21 Selection Criteria Used in Sweden
Most Swedish MNEs: impossible to generalize specific selection criterion for hiring Technical ability, however, is singled out a major factor in what is looked for in hiring Cultural knowledge/language/personal characteristics were not as important;aspects varied depending on where the prospective candidate is being relocated to

22 Selection Process in Sweden
Swedish firms tended to rely mostly on the formal/open topology in determining measures for selection Swedish firms also preferred background data and interviews to determine the best candidate for the international assignment

23 Recruitment by Swedish-based companies’ Chinese Subsidiary
Discrepancy in recruiting methods between Sweden and China Swedish expatriates (PCNs) in key positions: responsible for transfer of knowledge (i.e., corporate culture of company); link with headquarters Important to find the right or “best” person for the international assignment

24 Selection Criteria/Process in Chinese Subsidiaries
Technical competence with experience working in international company Ericsson Selections also made based on specific job and environment Process: Mostly recruit internally Clear separation of HR and line manager’s roles in the hiring process Interviews common; assessment centers or tests used on occasion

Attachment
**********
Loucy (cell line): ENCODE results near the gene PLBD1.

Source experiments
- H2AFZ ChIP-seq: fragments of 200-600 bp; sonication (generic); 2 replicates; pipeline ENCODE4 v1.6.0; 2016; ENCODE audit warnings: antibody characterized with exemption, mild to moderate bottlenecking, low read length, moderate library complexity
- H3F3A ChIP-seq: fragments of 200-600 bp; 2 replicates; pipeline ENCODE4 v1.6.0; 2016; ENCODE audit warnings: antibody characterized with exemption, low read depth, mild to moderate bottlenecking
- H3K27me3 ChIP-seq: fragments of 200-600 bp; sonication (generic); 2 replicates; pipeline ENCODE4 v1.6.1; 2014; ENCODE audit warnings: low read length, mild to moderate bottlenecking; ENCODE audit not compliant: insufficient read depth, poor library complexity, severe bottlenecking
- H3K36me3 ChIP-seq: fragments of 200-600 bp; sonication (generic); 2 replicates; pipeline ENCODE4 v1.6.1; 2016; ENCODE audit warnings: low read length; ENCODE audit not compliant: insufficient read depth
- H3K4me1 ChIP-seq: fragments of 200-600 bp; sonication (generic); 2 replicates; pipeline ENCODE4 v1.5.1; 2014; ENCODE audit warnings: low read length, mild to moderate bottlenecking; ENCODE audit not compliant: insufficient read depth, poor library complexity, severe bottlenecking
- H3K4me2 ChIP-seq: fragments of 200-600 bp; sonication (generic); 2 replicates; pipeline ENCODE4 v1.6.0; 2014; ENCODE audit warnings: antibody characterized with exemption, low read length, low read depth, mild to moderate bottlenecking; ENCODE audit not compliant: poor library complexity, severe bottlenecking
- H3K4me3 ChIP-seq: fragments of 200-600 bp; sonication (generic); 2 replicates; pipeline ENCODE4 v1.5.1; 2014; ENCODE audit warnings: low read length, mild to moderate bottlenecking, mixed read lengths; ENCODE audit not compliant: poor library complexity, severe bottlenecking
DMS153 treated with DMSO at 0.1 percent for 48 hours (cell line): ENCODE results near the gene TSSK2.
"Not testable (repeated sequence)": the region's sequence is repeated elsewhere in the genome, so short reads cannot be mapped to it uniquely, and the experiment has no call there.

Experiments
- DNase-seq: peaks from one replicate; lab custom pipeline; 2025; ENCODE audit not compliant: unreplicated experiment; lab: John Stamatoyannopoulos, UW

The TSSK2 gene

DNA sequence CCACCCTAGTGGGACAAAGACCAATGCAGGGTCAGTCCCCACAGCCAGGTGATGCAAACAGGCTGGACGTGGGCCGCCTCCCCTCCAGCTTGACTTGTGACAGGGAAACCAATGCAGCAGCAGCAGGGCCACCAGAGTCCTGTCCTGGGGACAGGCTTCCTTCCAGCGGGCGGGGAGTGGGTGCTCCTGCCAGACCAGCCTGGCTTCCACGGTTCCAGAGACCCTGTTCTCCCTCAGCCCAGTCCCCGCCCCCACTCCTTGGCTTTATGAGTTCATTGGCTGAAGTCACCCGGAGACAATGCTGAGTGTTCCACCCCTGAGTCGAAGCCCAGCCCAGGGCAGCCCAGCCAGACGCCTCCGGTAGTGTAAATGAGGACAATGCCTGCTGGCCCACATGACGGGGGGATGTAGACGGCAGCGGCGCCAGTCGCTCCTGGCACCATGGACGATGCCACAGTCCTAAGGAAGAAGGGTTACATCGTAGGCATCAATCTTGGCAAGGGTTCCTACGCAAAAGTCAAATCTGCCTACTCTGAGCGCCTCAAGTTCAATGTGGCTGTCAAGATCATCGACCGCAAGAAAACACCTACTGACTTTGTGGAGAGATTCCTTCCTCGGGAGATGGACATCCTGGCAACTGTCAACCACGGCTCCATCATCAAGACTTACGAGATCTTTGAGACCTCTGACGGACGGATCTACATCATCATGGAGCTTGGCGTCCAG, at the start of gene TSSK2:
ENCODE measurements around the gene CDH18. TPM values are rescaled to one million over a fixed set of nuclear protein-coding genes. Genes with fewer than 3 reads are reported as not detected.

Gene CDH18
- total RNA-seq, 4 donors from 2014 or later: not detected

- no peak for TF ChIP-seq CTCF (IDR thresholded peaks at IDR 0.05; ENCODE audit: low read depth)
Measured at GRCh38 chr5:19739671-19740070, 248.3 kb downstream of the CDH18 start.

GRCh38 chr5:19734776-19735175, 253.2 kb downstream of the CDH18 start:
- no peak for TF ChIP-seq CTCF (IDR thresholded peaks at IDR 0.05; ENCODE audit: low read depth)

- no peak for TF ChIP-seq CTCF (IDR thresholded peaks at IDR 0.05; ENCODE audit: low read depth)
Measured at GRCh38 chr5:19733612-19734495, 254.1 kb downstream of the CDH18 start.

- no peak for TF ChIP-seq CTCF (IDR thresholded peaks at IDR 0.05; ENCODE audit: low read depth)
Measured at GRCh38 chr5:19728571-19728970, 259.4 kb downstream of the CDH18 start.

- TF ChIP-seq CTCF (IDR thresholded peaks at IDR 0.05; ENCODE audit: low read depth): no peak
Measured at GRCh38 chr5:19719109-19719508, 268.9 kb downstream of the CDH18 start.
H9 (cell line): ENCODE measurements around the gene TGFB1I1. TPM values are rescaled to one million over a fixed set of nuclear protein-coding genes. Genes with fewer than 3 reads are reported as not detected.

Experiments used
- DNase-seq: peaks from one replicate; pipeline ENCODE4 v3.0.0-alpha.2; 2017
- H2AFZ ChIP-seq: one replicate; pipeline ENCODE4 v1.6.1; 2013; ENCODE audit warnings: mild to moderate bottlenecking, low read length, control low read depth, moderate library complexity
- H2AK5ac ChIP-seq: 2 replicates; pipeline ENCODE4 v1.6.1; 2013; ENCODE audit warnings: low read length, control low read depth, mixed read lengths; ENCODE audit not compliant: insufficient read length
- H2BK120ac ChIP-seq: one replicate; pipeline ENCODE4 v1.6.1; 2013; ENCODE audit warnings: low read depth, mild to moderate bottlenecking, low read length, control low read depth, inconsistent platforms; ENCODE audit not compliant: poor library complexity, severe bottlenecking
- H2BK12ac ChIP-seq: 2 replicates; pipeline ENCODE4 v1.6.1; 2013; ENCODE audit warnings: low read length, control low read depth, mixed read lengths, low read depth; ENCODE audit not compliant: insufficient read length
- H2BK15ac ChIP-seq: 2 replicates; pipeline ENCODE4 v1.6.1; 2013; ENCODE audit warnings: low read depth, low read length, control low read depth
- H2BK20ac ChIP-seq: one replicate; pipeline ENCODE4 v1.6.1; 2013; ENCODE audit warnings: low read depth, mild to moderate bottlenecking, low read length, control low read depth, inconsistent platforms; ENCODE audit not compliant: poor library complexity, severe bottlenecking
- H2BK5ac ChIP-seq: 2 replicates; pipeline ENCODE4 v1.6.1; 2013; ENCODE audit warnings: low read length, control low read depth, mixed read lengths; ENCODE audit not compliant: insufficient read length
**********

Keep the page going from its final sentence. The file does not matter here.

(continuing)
25 Final Remarks Concerning Recruitment for Hi-Tech Systems’ Case
Hi Tech Systems’ overall recruiting approach similar compared to approaches from other Swedish-based Chinese subsidiaries (i.e., Ericsson, IKEA) However, Hi Tech Systems also looks for drive/initiative from candidates, in addition to technical skills—important implication As recommendation for Hi Tech recruitment: Develop relationships with people who specialize in building sources of qualified candidates Recruit from universities

26 International Compensation Practices
Sweden Individualistic country Hi-Tech Systems Performance-based compensation for workers Managers use their judgment in making decisions to minimize turnover

27 International Compensation Practices
United States Dominant method: balance sheet Rationale for compensation approach: Comparable living standards overseas would entice expatriates to undertake foreign assignments Ease in transferring to and from the parent and host country Degree to which the expatriate experiences a reverse culture shock upon return after completing the overseas assignment is reduced

28 International Compensation Practices
United States Drawbacks of balance sheet approach: Costly to initiate Oftentimes create dissension from local workers over pay disparities between them and the expatriate

29 International Compensation Practices
United States Peter insinuated that Hi Tech Systems employs a balance sheet approach when he asked his job candidates how would they respond if they knew, “…people may be jealous of them making much more money, traveling abroad and having much higher position than they themselves had?”

30 International Compensation Practices